“To have gone through that STAG process, gone through that parliamentary process and to have come out at the end with two Acts of Parliament and the funding in place shows people that this was a robust transport option going forward into the future,” says Clark.

The project enjoys support from both business organisations and environmental groups, although support is far from universal. Many have questioned the need for the scheme, given the city’s extensive bus system, while others have been upset by the disruption to businesses, and the cost of the plans.

So is Edinburgh Trams delivering an unpopular project? Clark contends that any criticism is just “growing pains” of being affected by the disruption.
One aspect that has attracted criticism is the utility diversion plan. Work to divert underground utilities (pipes and cables) is “definitely later than planned” Clark said. John Carson, former head of Miller Civil Engineering, has said the utility plan “was not practical”.

However, Clark responds that by the time this phase of the work is completed in April or May, 48km of cables and gas and water pipes will have been replaced and diverted, including some that were 130 years old. Clark says this is part of the benefits brought by the trams, in that it has “upgraded the utility asset of Edinburgh for the people of the future, so that means better broadband facilities, and more reliable power, water and gas supplies”.

She says the structure of the utility works in one contract was in response to the National Audit Office’s report on light rail projects in 2004. Edinburgh was the first light rail project to get the go-ahead after that report, which had concluded that systems so far delivered, such as Croydon Tramlink and Manchester Metrolink, could have realised greater benefits and took too long to be put in place.

Meanwhile, a dispute between TIE and the Bilfinger Berger-led consortium over contractual matters has cast another shadow over the project. The row broke out in February 2009, a day before work on the Princes Street section of the route was due to begin. And even though work on Princes Street finally began on March 23, the dispute is still ongoing.

Recent press reports have even claimed that the contract with Bilfinger Berger may be cancelled, with Jeffrey admitting there is “no sign of a breakthrough” in the dispute.

Clark adds: “We have to keep working with Bilfinger Berger and Siemens and CAF. We are working very hard with them to deliver a completed project in Edinburgh. We have a lot of work ongoing, and our focus has to be on ensuring that this project is delivered for Edinburgh in a value for money way.”

The situation has meant that while most of the track laying in Princes Street is complete, with only two small sections remaining, on-street track laying on Shandwick Place and Leith Walk has not yet begun. Clark says there is no start date for these works.

On the plus side, Clark says completion of Princes Street on November 28 was a “milestone”.

When it re-opened and before traffic returned, “people were spilling out onto the road, and were saying this is fantastic, it looked great, and ‘will I get a tram in five minutes?’ People really enjoyed the street being opened up for them and no traffic running along it.”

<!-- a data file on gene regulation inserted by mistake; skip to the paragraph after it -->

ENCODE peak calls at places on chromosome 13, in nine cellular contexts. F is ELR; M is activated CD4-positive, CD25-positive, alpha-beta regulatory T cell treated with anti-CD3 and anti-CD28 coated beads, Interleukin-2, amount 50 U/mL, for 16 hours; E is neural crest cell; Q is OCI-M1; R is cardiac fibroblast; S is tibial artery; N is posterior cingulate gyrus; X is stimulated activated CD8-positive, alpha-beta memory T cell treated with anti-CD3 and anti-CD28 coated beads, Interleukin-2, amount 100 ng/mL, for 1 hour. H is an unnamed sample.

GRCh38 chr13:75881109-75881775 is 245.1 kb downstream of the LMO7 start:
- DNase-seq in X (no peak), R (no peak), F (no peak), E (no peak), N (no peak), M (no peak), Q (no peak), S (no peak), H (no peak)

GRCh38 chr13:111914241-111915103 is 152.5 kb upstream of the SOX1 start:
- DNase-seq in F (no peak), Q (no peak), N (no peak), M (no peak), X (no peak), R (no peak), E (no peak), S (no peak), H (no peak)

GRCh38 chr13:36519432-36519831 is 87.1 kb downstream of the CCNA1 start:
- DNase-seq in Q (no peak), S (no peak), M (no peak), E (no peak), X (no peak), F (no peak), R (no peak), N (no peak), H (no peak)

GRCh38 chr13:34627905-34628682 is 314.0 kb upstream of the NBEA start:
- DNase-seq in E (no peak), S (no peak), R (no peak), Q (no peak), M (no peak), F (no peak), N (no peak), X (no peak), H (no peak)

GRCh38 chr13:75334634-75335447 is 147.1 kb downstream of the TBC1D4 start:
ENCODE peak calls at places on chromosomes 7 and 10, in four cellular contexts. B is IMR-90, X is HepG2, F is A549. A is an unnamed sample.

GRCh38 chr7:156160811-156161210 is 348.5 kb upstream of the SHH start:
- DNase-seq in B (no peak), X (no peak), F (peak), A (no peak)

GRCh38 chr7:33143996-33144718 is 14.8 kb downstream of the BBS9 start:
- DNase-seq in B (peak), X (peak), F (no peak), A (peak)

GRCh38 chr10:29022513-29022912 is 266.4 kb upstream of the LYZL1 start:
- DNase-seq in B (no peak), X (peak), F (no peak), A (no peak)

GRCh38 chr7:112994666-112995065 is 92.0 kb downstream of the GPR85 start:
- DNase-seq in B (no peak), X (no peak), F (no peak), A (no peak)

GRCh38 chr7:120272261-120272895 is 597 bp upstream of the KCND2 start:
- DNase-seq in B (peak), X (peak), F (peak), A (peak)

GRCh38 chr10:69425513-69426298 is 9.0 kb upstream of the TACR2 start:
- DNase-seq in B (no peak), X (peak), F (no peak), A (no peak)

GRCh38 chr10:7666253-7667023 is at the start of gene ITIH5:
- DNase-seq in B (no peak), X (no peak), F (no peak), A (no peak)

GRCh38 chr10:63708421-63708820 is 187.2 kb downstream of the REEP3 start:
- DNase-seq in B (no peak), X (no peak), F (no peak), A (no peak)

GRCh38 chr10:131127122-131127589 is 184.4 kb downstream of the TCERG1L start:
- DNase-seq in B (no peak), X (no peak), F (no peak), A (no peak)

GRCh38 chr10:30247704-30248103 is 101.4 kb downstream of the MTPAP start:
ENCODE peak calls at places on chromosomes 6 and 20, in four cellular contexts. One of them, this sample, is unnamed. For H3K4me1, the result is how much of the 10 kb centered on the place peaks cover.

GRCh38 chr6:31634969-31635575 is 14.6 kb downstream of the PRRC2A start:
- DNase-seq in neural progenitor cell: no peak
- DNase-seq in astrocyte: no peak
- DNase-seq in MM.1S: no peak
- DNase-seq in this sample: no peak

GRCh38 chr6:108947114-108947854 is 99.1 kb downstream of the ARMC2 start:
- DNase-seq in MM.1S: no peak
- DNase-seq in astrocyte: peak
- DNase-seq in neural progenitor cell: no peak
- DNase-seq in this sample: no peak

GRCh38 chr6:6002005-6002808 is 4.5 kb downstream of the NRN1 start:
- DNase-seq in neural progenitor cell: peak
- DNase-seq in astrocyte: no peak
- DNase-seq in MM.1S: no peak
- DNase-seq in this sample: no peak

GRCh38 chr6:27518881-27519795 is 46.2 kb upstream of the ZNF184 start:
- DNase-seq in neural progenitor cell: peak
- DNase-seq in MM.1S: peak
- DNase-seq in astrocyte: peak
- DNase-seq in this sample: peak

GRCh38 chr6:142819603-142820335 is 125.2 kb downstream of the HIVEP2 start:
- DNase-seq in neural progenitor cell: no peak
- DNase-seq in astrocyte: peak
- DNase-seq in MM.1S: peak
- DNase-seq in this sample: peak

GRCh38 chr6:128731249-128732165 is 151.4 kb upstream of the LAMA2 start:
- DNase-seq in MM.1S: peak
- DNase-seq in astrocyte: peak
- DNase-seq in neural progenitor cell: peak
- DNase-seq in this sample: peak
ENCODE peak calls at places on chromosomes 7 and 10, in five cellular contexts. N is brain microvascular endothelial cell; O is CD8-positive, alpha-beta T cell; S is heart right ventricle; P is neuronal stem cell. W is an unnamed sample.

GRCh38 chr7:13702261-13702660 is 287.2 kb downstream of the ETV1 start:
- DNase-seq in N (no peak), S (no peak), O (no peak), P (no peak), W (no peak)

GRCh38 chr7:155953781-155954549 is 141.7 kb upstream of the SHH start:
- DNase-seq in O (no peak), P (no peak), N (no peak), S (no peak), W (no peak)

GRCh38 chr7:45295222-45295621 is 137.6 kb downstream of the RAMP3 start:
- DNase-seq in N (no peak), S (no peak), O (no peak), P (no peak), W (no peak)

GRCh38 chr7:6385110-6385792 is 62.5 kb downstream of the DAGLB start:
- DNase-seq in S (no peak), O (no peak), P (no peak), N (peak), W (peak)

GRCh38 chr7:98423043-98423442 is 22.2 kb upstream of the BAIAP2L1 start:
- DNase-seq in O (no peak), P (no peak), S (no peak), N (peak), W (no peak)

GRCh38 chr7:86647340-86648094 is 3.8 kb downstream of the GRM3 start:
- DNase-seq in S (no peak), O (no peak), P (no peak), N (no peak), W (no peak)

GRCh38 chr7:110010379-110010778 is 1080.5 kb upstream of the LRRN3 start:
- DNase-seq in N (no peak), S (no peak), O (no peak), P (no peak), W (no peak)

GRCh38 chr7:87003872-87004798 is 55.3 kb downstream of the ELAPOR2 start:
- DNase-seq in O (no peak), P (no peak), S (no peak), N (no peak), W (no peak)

Given this excitement, she can understand the frustration that people in Edinburgh are feeling at the project’s more controversial aspects.
“However, our job is to deliver a value for money product for the taxpayer, and I think they would agree it’s not in their interests for me to speculate about cost and time when that could be used commercially in our negotiations with our contractor.”

As for cost, Jeffrey says: “I’m still targeting the team for a final project cost of £545m”, although he adds this is a “very challenging” target.

Carson, meanwhile, has speculated the project could yet top £1 billion in costs. “I think at some stage they’re going to have to go back to Bilfinger Berger to ask how much this project is going to cost,” he says.

Meanwhile off-street works, where there is less utility work to contend with, are progressing. A viaduct at Haymarket is about 35% to 40% complete, a viaduct near Edinburgh Park itself is over 80% complete, and abutments for a viaduct at Carrick Knowe are in place.

The new tram depot at Gogar is another example of significant progress. There are plans for the first of the tram vehicles to arrive in Edinburgh in April, after they have completed testing in Germany.

For a project that has already gone through so much, Clark remains enthusiastic about the impact the trams will have.
“Our aspiration would be to not only to deliver this phase of the tram system, but to deliver future phases of the tram system, and turn it into a true network, as opposed to the spine we are creating at the moment.”

Where would these go? Line 1b was intended as the next stage initially, but there is “a lot of pressure for tramline 3”, says Paul Tetlaw, of environmental transport campaign group Transform Scotland.

The economic and political climate will dictate what can be done. But Clark adds:
“Once the tram has been implemented in Edinburgh, the people will love it. If you look at the experience of other cities that have introduced trams, they have always gone through a phase when the project has been unpopular. But on implementation it’s soon forgotten about - people love their tram and are clamouring for more.”